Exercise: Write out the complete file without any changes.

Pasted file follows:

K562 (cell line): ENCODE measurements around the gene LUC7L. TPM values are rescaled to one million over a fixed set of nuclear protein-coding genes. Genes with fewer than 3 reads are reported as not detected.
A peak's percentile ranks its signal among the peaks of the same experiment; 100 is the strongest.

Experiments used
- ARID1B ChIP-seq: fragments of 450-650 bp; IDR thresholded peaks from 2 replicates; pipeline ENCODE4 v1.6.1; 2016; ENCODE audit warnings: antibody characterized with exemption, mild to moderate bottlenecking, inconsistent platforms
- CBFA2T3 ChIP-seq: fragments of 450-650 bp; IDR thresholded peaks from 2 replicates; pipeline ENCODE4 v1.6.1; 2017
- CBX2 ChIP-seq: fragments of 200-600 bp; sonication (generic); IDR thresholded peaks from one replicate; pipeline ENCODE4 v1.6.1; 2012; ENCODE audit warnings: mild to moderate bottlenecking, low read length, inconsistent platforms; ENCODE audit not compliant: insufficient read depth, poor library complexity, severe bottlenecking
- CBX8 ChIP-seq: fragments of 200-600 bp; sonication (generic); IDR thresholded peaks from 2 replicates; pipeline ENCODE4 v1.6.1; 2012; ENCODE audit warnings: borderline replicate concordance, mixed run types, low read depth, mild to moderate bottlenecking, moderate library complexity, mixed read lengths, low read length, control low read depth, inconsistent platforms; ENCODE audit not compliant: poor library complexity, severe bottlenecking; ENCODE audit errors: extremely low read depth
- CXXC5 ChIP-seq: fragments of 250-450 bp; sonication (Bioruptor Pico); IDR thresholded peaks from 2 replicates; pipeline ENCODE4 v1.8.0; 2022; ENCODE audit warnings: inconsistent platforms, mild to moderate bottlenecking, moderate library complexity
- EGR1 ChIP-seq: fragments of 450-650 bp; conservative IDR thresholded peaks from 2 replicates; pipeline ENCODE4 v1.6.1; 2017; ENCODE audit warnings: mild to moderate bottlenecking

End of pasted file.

K562 (cell line): ENCODE measurements around the gene LUC7L. TPM values are rescaled to one million over a fixed set of nuclear protein-coding genes. Genes with fewer than 3 reads are reported as not detected.
A peak's percentile ranks its signal among the peaks of the same experiment; 100 is the strongest.

Experiments used
- ARID1B ChIP-seq: fragments of 450-650 bp; IDR thresholded peaks from 2 replicates; pipeline ENCODE4 v1.6.1; 2016; ENCODE audit warnings: antibody characterized with exemption, mild to moderate bottlenecking, inconsistent platforms
- CBFA2T3 ChIP-seq: fragments of 450-650 bp; IDR thresholded peaks from 2 replicates; pipeline ENCODE4 v1.6.1; 2017
- CBX2 ChIP-seq: fragments of 200-600 bp; sonication (generic); IDR thresholded peaks from one replicate; pipeline ENCODE4 v1.6.1; 2012; ENCODE audit warnings: mild to moderate bottlenecking, low read length, inconsistent platforms; ENCODE audit not compliant: insufficient read depth, poor library complexity, severe bottlenecking
- CBX8 ChIP-seq: fragments of 200-600 bp; sonication (generic); IDR thresholded peaks from 2 replicates; pipeline ENCODE4 v1.6.1; 2012; ENCODE audit warnings: borderline replicate concordance, mixed run types, low read depth, mild to moderate bottlenecking, moderate library complexity, mixed read lengths, low read length, control low read depth, inconsistent platforms; ENCODE audit not compliant: poor library complexity, severe bottlenecking; ENCODE audit errors: extremely low read depth
- CXXC5 ChIP-seq: fragments of 250-450 bp; sonication (Bioruptor Pico); IDR thresholded peaks from 2 replicates; pipeline ENCODE4 v1.8.0; 2022; ENCODE audit warnings: inconsistent platforms, mild to moderate bottlenecking, moderate library complexity
- EGR1 ChIP-seq: fragments of 450-650 bp; conservative IDR thresholded peaks from 2 replicates; pipeline ENCODE4 v1.6.1; 2017; ENCODE audit warnings: mild to moderate bottlenecking